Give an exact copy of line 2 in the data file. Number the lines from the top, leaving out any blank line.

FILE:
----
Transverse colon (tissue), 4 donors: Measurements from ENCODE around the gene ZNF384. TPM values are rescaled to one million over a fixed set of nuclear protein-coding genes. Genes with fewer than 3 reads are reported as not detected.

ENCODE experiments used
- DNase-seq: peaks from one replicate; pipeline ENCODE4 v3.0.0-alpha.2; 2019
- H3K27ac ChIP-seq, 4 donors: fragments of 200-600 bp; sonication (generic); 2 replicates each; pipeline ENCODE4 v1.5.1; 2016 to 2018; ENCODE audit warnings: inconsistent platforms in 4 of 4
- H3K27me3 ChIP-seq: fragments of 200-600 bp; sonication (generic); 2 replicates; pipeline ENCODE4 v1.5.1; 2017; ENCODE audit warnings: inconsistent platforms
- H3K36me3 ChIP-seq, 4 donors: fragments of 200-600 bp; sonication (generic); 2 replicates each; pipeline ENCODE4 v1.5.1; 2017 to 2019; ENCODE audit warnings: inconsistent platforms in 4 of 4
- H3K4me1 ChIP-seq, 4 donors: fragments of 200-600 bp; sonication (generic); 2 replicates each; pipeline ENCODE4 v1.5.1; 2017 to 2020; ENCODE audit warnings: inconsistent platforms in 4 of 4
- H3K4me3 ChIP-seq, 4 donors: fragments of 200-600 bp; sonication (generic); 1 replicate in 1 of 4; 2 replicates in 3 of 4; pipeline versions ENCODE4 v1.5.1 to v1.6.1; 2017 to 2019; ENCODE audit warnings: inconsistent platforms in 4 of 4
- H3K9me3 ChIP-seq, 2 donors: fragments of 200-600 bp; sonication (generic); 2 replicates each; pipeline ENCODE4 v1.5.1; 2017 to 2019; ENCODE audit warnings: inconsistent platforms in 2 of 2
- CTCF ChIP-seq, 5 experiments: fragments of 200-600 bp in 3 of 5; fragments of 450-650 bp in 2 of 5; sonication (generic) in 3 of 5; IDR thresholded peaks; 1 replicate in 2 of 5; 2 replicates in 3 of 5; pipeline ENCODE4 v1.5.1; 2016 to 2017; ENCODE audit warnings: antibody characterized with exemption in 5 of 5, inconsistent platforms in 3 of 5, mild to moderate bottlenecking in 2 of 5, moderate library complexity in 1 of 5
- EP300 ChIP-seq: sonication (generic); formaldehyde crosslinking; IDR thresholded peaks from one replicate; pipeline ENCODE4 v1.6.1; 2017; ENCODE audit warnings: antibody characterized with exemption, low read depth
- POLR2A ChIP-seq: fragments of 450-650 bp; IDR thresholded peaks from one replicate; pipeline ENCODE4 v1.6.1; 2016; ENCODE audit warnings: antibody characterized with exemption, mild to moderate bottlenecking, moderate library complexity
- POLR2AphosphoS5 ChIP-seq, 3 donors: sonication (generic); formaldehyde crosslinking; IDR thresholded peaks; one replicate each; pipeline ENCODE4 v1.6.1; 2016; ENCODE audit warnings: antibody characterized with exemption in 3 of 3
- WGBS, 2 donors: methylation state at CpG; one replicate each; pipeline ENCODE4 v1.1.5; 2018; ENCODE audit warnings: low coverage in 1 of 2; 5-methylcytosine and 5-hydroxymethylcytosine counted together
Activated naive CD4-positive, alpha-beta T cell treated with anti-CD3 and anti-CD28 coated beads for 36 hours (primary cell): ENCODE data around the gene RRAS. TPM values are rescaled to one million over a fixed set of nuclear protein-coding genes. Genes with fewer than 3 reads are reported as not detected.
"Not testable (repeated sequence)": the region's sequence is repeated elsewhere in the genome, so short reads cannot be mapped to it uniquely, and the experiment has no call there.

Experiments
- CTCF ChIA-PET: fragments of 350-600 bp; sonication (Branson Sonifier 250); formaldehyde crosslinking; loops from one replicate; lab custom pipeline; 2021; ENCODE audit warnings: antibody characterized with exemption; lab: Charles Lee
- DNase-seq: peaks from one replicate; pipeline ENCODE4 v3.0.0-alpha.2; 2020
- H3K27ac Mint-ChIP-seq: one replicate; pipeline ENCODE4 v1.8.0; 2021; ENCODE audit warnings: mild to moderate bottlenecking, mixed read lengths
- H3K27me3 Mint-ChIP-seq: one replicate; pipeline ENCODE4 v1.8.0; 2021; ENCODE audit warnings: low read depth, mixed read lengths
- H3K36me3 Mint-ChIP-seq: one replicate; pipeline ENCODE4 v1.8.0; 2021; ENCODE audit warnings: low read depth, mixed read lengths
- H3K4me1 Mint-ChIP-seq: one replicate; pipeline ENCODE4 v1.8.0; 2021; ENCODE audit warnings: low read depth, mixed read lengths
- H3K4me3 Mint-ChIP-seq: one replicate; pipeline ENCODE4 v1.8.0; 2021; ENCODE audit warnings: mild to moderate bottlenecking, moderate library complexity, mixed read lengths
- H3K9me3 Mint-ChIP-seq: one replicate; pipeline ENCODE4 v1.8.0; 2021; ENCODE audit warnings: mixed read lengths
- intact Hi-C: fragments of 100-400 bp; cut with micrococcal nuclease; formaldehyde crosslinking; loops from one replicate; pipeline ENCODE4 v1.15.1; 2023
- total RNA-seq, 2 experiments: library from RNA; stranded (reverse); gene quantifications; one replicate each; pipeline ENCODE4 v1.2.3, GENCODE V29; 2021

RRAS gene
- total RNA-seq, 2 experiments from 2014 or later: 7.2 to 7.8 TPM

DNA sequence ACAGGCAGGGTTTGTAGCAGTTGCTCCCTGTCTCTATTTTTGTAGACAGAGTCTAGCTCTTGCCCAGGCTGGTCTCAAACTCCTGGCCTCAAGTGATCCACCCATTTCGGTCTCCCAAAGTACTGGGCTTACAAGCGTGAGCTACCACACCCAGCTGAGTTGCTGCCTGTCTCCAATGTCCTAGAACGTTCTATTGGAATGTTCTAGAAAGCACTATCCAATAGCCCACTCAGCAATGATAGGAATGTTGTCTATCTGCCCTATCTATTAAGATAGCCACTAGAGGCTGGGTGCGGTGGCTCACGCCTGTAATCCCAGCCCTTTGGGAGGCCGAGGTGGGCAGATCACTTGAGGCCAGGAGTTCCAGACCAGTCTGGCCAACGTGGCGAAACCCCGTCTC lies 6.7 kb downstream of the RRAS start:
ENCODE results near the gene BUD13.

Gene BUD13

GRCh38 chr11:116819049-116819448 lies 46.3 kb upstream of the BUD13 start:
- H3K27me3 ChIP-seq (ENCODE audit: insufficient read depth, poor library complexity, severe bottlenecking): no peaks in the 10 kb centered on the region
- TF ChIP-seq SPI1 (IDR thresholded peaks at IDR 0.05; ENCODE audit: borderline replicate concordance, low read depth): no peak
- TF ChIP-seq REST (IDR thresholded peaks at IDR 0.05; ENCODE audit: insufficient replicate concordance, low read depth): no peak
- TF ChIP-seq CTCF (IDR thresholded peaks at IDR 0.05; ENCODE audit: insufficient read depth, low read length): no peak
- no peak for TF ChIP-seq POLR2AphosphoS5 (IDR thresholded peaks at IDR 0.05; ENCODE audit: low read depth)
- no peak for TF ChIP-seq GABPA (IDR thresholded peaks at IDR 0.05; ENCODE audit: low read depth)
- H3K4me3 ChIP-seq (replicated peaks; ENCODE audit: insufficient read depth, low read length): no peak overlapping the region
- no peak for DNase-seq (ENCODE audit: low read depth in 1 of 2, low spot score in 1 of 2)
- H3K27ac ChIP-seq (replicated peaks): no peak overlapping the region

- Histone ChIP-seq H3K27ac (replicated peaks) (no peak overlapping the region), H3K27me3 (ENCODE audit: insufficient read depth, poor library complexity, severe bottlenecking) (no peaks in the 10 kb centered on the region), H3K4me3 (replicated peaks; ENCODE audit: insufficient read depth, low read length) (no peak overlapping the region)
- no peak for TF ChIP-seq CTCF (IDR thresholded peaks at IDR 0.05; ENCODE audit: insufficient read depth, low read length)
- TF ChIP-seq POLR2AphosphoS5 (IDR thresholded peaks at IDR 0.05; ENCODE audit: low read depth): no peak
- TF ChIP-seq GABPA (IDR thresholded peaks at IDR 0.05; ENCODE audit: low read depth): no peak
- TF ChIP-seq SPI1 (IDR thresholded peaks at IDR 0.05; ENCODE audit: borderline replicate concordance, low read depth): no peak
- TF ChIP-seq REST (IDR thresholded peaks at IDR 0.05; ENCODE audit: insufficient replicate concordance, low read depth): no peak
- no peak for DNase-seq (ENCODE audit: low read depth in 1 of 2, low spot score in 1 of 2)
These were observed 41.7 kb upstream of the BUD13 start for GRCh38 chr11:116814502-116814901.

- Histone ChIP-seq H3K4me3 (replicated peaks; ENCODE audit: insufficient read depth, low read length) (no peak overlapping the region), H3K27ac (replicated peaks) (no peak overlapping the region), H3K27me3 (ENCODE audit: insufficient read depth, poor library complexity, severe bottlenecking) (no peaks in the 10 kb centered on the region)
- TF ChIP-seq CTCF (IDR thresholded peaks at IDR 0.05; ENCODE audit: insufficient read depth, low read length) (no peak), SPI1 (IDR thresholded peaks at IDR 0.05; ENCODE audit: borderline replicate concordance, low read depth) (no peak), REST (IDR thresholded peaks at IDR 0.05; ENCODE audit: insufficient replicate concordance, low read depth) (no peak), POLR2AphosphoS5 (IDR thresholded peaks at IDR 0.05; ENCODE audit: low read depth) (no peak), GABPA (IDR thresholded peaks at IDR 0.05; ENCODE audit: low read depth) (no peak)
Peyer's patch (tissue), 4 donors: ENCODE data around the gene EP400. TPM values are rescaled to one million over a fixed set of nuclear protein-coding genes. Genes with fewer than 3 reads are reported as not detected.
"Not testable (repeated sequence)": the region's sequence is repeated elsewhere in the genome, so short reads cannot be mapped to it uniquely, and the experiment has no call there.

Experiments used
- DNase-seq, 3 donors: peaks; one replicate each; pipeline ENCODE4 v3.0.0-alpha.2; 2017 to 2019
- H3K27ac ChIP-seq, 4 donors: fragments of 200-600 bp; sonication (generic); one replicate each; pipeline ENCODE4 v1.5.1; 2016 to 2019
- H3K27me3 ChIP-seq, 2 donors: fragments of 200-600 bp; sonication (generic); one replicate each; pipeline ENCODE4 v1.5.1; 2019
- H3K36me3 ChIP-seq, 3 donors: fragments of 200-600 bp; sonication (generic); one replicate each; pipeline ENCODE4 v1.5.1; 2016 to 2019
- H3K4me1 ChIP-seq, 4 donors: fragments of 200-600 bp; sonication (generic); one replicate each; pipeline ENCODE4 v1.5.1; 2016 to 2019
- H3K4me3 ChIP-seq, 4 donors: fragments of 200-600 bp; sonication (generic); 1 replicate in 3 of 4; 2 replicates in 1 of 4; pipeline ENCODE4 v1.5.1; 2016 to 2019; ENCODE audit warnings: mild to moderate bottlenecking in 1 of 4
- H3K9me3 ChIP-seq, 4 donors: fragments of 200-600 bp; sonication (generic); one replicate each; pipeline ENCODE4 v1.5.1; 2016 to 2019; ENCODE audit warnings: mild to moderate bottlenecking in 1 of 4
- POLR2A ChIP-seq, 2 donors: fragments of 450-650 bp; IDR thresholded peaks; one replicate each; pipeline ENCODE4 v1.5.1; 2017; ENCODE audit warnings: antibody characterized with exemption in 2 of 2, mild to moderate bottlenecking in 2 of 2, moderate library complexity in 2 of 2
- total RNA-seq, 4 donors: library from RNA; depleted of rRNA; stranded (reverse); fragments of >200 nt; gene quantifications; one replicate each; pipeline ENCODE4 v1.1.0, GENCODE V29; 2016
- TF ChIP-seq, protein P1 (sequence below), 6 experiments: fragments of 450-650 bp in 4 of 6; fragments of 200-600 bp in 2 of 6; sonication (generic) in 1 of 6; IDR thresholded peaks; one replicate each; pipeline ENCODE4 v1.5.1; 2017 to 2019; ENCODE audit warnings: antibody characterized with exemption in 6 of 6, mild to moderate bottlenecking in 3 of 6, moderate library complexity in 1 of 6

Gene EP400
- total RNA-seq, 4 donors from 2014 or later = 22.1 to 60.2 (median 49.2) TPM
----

ENCODE experiments used